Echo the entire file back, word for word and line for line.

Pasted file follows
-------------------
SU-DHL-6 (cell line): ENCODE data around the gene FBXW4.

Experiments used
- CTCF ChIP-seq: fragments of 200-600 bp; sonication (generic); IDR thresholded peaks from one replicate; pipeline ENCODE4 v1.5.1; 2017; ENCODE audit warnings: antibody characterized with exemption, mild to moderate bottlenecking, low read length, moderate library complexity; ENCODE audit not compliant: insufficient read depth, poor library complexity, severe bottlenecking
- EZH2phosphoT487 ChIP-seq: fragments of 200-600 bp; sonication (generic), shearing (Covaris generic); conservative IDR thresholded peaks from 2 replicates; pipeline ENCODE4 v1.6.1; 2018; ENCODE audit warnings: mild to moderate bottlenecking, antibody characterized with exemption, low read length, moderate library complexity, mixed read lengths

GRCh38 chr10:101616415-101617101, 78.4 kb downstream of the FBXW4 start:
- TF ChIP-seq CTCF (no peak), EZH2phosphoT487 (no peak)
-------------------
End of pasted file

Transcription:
SU-DHL-6 (cell line): ENCODE data around the gene FBXW4.

Experiments used
- CTCF ChIP-seq: fragments of 200-600 bp; sonication (generic); IDR thresholded peaks from one replicate; pipeline ENCODE4 v1.5.1; 2017; ENCODE audit warnings: antibody characterized with exemption, mild to moderate bottlenecking, low read length, moderate library complexity; ENCODE audit not compliant: insufficient read depth, poor library complexity, severe bottlenecking
- EZH2phosphoT487 ChIP-seq: fragments of 200-600 bp; sonication (generic), shearing (Covaris generic); conservative IDR thresholded peaks from 2 replicates; pipeline ENCODE4 v1.6.1; 2018; ENCODE audit warnings: mild to moderate bottlenecking, antibody characterized with exemption, low read length, moderate library complexity, mixed read lengths

GRCh38 chr10:101616415-101617101, 78.4 kb downstream of the FBXW4 start:
- TF ChIP-seq CTCF (no peak), EZH2phosphoT487 (no peak)